By E. Hazan
We often spent entire Sunday afternoons in the Jewish Old-Age home of Milan. We made many friends there, like the old man who spoke to us in Yiddish. He was probably the only person in Milan who openly spoke Yiddish, before a new wave of school teachers and Rabbis came in. But he had nothing to fear in the Home.
He cracked jokes all the time, and my friends and I understood only half of them, but it was a pleasure to spend time with him, all the same. A young Israeli student was usually at his side, volunteering during his free time. He would feed him as we watched and tried to entertain him. What was his name? I must find my friend and ask her.
I was thirteen at the time. I remember that the Italian nurses were always busy and running to and fro, but they were usually gentle with the elderly guests.
There was a small dining room on one floor, where the self sufficient guests could eat supper and watch television. If I remember correctly, one little old man was always looking out for a certain woman, and telling the nurse to put more food on her plate. Or maybe the man was actually a woman, I forget.
Signora Vinograd though, I cannot forget.
She had her own private room, a real privilege. Entering that room was like leaving the Old Age Home. Carpets everywhere, little trinkets, music sheets, a round wooden table covered with hard cover books- Hitler, The Warsaw Ghetto, The second world war, Auschwitz- at the time I wondered why she had those books. Did she read them? Did she buy them so that visitors would be able to read into what she had been through, without her having to say a word?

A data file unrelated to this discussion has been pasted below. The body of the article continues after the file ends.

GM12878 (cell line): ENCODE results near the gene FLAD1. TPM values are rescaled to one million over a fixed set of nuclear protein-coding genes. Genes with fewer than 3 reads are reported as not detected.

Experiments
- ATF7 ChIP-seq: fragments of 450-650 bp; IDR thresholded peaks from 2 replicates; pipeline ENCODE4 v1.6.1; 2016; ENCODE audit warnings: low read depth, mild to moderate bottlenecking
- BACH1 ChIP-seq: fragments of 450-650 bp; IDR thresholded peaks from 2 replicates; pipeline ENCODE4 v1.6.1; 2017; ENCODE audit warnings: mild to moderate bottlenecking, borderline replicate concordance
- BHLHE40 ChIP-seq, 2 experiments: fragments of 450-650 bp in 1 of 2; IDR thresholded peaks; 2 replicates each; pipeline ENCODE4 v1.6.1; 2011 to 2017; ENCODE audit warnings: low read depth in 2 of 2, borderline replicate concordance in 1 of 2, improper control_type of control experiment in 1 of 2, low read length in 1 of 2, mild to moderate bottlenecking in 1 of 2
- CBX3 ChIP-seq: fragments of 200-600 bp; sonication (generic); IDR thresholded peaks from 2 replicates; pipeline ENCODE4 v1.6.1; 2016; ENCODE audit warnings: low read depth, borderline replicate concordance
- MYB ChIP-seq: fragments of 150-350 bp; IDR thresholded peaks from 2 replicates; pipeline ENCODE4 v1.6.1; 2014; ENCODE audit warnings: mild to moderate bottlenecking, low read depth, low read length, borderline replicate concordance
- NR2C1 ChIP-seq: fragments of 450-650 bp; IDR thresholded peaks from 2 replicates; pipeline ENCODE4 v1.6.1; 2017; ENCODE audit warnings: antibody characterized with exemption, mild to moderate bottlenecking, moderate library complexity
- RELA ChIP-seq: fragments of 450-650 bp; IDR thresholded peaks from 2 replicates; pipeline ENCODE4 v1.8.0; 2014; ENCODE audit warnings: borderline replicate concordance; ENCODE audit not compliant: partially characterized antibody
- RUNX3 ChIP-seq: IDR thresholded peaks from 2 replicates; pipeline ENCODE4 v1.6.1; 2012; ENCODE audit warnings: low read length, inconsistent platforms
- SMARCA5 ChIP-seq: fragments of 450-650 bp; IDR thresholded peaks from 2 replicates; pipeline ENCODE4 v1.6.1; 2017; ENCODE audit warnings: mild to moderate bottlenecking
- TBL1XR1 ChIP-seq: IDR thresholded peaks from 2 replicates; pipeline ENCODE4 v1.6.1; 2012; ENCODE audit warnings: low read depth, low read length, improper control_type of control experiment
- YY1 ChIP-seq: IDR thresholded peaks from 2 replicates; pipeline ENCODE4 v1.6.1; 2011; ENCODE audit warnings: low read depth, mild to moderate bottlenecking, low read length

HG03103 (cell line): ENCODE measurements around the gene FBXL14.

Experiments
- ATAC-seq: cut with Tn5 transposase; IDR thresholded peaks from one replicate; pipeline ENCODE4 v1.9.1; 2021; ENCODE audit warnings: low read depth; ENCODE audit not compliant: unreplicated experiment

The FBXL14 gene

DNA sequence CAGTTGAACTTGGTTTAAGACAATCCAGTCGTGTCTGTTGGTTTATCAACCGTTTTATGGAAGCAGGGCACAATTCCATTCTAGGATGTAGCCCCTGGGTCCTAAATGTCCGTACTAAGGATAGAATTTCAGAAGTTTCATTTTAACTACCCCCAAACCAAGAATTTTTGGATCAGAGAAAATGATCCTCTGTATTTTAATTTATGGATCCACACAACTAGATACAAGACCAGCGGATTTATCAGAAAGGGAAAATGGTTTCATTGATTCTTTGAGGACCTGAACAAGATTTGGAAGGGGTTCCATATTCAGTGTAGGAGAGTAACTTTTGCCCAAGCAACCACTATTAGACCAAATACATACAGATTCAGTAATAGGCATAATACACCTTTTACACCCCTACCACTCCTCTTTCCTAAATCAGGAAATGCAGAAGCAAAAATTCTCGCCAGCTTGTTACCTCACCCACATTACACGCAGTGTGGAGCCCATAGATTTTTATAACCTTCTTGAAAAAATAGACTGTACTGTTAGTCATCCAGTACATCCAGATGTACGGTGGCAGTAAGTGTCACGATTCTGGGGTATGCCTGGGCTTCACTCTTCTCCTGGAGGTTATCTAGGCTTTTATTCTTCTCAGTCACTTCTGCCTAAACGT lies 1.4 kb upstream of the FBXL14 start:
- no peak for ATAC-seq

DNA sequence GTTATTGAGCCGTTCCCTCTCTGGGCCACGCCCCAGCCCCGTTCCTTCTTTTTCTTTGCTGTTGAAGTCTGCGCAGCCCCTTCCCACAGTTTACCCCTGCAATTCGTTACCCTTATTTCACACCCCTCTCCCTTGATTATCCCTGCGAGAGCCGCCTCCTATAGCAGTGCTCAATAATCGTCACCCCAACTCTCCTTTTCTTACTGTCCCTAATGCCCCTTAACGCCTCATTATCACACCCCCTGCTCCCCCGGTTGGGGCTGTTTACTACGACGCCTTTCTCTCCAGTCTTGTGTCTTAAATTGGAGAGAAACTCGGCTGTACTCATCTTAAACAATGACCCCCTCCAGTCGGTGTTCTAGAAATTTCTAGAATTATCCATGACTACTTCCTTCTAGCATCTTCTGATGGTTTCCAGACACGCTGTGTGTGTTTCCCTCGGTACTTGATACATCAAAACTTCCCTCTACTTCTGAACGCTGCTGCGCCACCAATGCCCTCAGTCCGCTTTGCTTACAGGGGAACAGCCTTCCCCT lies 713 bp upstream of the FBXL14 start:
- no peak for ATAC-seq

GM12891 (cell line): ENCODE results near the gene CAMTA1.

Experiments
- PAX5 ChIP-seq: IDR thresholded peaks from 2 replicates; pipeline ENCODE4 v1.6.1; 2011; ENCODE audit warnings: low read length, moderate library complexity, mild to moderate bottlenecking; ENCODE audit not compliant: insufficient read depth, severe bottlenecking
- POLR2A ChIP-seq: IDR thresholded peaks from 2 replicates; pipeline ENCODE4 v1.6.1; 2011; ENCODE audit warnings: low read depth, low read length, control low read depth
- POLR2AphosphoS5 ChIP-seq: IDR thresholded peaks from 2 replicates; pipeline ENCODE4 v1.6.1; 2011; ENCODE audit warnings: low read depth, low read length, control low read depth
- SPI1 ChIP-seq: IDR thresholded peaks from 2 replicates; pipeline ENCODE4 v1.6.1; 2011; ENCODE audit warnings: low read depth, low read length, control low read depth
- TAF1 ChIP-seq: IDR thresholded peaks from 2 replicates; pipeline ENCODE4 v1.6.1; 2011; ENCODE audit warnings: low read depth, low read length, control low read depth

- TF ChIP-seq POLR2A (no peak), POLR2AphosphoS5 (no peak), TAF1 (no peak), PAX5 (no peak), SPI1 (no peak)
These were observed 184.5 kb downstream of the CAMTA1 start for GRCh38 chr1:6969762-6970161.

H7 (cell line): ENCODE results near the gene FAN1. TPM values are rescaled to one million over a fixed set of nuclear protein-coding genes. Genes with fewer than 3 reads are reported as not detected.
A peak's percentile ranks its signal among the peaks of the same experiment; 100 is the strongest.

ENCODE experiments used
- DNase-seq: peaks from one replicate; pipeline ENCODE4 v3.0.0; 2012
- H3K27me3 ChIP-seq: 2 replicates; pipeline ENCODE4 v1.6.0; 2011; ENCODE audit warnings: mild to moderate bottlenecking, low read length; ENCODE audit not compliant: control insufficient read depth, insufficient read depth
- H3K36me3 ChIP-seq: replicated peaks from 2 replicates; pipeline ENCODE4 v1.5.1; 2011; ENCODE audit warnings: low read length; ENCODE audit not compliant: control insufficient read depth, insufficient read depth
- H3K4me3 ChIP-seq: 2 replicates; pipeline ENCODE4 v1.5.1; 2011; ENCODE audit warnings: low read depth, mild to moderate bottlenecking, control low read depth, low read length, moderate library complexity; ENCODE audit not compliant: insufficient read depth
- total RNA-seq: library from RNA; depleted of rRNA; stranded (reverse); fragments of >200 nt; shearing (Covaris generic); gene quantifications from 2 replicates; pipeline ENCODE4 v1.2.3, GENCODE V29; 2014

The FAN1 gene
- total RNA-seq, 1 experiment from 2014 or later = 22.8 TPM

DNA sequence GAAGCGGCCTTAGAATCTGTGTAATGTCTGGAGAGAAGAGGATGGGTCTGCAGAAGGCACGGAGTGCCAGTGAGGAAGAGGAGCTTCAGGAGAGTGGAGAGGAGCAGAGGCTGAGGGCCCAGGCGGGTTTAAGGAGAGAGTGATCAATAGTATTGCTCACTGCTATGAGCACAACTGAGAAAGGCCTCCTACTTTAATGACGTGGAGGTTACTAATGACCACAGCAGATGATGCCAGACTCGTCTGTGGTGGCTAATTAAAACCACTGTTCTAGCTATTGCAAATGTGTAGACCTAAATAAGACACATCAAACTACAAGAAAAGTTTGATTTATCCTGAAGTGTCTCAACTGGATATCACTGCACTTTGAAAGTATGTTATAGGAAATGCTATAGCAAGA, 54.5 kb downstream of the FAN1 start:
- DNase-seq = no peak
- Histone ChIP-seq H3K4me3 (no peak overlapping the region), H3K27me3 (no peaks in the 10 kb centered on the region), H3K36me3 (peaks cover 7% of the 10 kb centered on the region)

She never spoke to us about her past. We knew that she had been in a Polish Ghetto, and that she had survived a concentration camp. We knew because she had told my friend's mother, who in turn had given us the bare details, so that we would understand what lay behind Mrs. Vinograd's piercing eyes, her nervous gestures, the books on her wooden table.
She spoke about the importance of bread, when we brought a fourth friend. Hadassa was a chubby 11 year old, and she had a distinct Slavic look. Mrs. Vinograd immediately hugged her, and stared at her for a while with tears in her eyes, saying that she reminded her of home, of the good early days in Poland. That's when she told the rest of us that we should be as chubby as Hadassa. "You don't know what it means to be hungry", she told us. "Bread is important".
Signora Vinograd was tall and wiry, and we were always a little scared around her, because a wrong word could anger her. She often quizzed us on our studies.
I went back to the Old Age Home before graduating middle school, to interview two Holocaust survivors as a school assignment. I knew that I could not ask Mrs. Vinograd any of the questions on my list. She wouldn't talk to a child about such things.
But I knew that hers would have been the most interesting story of all. It was in her eyes, and on that wooden table.
from the September, 2005 Edition of the Jewish Magazine